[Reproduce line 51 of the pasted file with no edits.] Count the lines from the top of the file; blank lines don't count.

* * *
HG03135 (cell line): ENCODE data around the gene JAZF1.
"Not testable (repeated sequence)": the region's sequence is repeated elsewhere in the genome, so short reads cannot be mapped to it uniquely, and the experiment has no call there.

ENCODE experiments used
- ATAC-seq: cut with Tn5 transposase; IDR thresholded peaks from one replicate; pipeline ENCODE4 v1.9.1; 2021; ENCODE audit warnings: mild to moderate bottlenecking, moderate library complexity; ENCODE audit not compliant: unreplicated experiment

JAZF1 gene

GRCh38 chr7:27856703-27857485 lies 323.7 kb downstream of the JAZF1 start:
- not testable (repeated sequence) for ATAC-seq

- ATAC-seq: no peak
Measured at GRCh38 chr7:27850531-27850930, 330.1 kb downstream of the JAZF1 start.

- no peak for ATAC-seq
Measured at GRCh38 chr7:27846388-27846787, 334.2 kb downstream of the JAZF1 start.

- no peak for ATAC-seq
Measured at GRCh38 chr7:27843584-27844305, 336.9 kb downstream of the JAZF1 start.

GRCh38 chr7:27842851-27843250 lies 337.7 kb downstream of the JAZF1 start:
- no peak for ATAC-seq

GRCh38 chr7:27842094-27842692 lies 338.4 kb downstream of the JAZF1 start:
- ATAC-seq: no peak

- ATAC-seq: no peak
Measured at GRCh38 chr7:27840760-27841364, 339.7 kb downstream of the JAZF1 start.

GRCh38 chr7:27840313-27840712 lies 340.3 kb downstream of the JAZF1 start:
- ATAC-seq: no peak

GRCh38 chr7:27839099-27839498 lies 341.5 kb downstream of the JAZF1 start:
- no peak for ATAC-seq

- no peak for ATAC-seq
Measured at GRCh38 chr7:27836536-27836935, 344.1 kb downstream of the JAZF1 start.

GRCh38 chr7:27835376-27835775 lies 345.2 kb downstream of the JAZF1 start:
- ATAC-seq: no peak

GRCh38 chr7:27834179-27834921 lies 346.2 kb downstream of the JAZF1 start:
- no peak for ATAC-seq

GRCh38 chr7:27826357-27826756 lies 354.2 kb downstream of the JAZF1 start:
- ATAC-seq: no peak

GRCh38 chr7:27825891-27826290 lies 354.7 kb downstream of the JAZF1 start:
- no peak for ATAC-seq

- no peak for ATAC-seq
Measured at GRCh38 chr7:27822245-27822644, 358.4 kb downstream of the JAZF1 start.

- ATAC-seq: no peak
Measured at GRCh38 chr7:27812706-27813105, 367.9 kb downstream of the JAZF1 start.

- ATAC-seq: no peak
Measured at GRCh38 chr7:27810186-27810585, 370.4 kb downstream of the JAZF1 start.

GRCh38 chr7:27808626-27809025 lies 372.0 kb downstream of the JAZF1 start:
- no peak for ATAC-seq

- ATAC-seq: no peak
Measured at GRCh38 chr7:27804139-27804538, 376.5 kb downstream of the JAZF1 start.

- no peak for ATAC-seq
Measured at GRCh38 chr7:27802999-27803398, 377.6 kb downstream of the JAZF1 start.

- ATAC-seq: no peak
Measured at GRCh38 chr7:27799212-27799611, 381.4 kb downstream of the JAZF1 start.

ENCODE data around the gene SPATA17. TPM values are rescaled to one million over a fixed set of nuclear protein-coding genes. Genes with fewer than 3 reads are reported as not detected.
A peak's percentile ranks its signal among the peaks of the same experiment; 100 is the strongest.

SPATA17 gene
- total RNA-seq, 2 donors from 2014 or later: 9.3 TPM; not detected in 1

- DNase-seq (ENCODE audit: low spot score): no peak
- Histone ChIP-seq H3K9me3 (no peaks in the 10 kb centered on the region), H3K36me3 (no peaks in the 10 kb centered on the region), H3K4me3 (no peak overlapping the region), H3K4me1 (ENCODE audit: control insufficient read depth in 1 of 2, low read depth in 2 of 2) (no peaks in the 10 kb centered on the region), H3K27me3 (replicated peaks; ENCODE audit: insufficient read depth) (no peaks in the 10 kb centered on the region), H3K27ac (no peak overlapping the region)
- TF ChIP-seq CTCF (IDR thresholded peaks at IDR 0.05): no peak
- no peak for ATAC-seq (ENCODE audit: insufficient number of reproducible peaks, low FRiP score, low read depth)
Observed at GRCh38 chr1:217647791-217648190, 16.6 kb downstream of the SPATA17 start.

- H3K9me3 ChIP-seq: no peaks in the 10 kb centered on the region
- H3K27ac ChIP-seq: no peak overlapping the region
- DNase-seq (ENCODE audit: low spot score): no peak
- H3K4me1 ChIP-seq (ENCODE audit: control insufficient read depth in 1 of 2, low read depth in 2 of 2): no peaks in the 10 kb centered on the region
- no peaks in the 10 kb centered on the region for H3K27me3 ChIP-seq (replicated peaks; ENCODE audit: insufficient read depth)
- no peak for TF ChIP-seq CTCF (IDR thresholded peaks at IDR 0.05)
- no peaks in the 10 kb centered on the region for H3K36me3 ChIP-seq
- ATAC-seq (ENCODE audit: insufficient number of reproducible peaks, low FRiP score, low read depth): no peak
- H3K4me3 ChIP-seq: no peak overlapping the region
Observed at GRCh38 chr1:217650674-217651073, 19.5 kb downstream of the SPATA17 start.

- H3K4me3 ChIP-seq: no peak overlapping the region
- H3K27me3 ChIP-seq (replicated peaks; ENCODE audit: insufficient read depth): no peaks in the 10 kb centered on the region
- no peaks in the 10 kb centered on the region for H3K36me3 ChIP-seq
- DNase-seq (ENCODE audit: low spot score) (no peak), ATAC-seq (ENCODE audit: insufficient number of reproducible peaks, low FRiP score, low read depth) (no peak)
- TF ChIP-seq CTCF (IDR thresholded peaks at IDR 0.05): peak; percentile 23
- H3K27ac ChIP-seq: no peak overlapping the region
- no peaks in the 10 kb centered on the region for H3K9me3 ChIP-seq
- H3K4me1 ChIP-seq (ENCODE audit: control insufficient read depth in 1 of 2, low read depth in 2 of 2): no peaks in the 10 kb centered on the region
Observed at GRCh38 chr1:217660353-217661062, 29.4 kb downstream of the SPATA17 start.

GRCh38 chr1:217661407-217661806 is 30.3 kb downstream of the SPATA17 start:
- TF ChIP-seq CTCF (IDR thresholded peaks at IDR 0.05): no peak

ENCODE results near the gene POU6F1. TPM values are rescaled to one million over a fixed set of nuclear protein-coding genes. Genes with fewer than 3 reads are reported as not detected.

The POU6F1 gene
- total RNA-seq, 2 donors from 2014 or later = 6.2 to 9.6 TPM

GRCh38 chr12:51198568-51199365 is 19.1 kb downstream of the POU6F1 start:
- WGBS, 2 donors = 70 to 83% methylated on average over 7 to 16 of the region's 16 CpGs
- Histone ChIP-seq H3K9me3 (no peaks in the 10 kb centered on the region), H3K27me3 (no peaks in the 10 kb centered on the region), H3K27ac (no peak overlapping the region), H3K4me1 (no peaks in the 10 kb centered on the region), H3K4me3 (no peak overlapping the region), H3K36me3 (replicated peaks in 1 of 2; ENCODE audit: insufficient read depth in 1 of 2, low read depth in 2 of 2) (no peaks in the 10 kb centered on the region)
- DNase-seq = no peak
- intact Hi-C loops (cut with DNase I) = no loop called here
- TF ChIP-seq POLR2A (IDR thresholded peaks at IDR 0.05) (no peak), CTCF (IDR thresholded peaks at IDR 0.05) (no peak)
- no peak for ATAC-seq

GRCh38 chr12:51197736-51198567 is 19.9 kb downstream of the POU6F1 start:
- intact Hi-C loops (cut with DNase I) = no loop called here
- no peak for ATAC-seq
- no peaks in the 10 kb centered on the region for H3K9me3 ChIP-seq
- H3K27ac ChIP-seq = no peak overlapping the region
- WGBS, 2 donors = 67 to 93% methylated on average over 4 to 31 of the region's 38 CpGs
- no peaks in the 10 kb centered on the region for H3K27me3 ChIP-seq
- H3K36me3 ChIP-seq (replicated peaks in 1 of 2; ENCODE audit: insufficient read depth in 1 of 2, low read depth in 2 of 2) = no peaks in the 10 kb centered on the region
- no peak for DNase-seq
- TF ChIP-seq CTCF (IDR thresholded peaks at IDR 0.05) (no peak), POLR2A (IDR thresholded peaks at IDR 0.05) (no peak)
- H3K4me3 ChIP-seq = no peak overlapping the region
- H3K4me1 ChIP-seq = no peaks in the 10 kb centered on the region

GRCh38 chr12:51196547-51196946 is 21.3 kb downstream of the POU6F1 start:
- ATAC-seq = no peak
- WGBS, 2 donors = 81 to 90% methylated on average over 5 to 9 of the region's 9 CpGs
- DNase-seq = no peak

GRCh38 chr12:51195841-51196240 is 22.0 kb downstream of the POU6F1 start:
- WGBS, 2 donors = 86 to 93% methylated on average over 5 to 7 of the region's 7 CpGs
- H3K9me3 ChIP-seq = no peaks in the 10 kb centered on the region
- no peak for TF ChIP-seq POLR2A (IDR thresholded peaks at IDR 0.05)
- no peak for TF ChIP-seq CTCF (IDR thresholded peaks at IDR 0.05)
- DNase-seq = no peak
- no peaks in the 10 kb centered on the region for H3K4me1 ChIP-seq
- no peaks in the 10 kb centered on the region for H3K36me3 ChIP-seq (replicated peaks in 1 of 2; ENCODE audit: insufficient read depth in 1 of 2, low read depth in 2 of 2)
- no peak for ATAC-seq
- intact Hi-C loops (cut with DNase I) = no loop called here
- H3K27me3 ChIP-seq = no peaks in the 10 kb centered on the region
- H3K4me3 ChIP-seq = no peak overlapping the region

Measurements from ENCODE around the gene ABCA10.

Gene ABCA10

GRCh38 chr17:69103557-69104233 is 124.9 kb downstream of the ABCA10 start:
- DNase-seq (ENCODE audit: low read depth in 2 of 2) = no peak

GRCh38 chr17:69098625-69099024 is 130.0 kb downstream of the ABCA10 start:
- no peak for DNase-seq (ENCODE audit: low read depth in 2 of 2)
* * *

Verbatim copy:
- total RNA-seq, 2 donors from 2014 or later: 9.3 TPM; not detected in 1